Two decades of scientific ocean drilling have demonstrated widespread microbial life in deep sub-seafloor sediment, and surprisingly high microbial-cell numbers. Despite the ubiquity of life in the deep biosphere, the large community sizes and the low energy fluxes in this vast buried ecosystem are not yet understood1,2. It is not known whether organisms of the deep biosphere are specifically adapted to extremely low energy fluxes or whether most of the observed cells are in a dormant, spore-like state3. Here we apply a new approach—the d:l-amino-acid model—to quantify the distributions and turnover times of living microbial biomass, endospores and microbial necromass, as well as to determine their role in the sub-seafloor carbon budget. The approach combines sensitive analyses of unique bacterial markers (muramic acid and D-amino acids) and the bacterial endospore marker, dipicolinic acid, with racemization dynamics of stereo-isomeric amino acids. Endospores are as abundant as vegetative cells and microbial activity is extremely low, leading to microbial biomass turnover times of hundreds to thousands of years. We infer from model calculations that biomass production is sustained by organic carbon deposited from the surface photosynthetic world millions of years ago and that microbial necromass is recycled over timescales of hundreds of thousands of years.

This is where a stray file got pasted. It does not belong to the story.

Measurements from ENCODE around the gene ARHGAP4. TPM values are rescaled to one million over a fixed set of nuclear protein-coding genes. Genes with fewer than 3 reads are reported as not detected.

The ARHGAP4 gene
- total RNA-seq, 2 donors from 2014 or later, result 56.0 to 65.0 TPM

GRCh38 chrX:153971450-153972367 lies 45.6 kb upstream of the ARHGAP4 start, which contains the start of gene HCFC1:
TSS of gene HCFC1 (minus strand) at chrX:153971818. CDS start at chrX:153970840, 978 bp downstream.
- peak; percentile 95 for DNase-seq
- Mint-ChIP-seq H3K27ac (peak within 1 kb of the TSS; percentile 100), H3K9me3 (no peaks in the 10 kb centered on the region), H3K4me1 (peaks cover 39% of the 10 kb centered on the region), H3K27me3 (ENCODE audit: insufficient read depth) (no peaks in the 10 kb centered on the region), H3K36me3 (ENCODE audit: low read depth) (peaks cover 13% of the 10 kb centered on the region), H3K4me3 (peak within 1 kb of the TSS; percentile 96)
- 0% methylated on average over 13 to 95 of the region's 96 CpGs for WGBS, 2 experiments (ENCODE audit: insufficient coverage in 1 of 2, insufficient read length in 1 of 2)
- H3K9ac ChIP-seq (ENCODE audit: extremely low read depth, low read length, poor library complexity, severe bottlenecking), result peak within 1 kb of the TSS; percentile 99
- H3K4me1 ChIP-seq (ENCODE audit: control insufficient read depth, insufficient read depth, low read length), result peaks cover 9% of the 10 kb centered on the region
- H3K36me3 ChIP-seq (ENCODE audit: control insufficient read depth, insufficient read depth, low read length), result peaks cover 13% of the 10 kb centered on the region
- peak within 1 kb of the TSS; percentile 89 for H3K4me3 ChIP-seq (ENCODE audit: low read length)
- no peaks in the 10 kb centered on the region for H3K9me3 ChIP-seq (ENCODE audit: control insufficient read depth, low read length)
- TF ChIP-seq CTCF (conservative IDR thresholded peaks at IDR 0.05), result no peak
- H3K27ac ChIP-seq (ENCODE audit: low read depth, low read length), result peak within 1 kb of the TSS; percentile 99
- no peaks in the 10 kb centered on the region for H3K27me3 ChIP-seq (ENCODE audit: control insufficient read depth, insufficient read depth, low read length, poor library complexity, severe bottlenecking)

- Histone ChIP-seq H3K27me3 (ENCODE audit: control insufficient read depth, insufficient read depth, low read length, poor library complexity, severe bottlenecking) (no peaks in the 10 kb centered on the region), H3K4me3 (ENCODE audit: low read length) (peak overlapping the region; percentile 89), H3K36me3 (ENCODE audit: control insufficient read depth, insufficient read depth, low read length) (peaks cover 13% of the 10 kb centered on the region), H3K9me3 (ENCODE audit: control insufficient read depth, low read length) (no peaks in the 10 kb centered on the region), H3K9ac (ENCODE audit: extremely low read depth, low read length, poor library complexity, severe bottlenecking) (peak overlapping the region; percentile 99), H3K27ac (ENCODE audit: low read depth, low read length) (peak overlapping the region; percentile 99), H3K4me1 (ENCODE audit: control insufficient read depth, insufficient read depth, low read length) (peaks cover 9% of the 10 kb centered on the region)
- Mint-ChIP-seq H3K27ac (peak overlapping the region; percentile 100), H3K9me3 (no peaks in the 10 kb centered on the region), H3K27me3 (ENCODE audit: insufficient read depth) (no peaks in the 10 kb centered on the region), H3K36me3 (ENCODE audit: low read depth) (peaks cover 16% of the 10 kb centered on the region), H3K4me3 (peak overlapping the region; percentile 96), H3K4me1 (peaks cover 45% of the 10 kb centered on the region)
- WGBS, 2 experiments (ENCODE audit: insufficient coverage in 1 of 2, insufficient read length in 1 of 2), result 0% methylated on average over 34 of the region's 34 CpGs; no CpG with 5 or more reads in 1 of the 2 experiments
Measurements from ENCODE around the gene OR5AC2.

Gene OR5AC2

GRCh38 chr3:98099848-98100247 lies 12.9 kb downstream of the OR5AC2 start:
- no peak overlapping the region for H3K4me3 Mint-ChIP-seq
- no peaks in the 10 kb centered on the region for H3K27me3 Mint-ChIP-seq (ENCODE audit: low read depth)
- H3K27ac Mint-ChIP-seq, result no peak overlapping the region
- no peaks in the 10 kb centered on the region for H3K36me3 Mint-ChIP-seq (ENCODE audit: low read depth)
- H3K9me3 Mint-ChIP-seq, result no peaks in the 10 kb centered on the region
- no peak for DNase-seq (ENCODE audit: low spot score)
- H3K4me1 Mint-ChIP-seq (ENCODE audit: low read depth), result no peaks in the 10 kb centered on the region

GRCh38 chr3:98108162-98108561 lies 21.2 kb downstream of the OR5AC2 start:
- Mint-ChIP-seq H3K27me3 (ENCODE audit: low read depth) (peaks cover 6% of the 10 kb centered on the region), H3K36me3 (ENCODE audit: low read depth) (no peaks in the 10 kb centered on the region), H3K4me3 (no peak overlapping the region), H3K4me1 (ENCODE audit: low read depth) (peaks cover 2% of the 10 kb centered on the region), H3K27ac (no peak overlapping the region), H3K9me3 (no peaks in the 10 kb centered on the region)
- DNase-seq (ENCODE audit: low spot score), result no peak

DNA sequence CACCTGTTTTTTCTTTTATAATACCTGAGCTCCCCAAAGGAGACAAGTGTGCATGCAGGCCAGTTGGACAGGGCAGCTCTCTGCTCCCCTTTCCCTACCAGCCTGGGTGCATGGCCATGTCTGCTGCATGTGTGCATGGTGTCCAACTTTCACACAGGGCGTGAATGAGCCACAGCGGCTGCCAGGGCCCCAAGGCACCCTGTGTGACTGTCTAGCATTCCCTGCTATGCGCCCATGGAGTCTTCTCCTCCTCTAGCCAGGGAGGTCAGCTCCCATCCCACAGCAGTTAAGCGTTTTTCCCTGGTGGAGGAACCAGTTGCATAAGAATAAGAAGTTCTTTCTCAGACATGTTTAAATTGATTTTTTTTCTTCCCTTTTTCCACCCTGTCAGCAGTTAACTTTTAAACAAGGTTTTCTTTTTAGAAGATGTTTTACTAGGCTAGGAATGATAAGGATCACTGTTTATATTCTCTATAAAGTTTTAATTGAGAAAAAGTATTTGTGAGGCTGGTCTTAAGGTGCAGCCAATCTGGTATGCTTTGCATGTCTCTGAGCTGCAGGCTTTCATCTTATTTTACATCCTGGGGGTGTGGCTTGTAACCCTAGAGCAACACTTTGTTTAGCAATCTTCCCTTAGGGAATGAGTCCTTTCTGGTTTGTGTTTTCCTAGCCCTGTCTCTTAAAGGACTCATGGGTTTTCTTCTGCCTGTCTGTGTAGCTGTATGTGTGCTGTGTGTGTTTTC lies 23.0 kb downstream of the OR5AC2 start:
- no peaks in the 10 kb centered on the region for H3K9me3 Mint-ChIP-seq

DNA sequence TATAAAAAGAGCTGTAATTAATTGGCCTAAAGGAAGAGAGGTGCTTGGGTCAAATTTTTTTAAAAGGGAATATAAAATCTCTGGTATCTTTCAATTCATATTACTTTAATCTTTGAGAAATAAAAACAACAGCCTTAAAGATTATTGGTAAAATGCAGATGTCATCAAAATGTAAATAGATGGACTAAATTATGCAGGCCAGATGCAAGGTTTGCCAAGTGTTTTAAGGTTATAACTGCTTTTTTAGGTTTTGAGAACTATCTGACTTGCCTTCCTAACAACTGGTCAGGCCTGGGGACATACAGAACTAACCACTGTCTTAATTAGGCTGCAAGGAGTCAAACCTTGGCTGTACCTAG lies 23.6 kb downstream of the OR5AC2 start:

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Bacterial cultures were provided by H. Cypionka. We thank members of the Leg 201 cruise for assistance in obtaining and processing samples. This research used samples and data provided by the Ocean Drilling Program (http://www-odp.tamu.edu/publications/201_IR/201ir.htm). The ODP was sponsored by the US National Science Foundation and participating countries under the management of Joint Oceanographic Institutions. We thank R. O. Holm and L. Poulsen for technical assistance and guidance with high-performance liquid chromatographic analyses. We thank D. L. Valentine for comments and suggestions to improve the manuscript. Financial support was provided by the Max Planck Society, the Danish National Research Foundation, the Danish National Science Research Council, the Danish Agency for Science, Technology and Innovation, the Faculty of Science and Technology at the University of Aarhus, and the US National Science Foundation.
The authors declare no competing financial interests.
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Lomstein, B., Langerhuus, A., D’Hondt, S. et al. Endospore abundance, microbial growth and necromass turnover in deep sub-seafloor sediment. Nature 484, 101–104 (2012). https://doi.org/10.1038/nature10905
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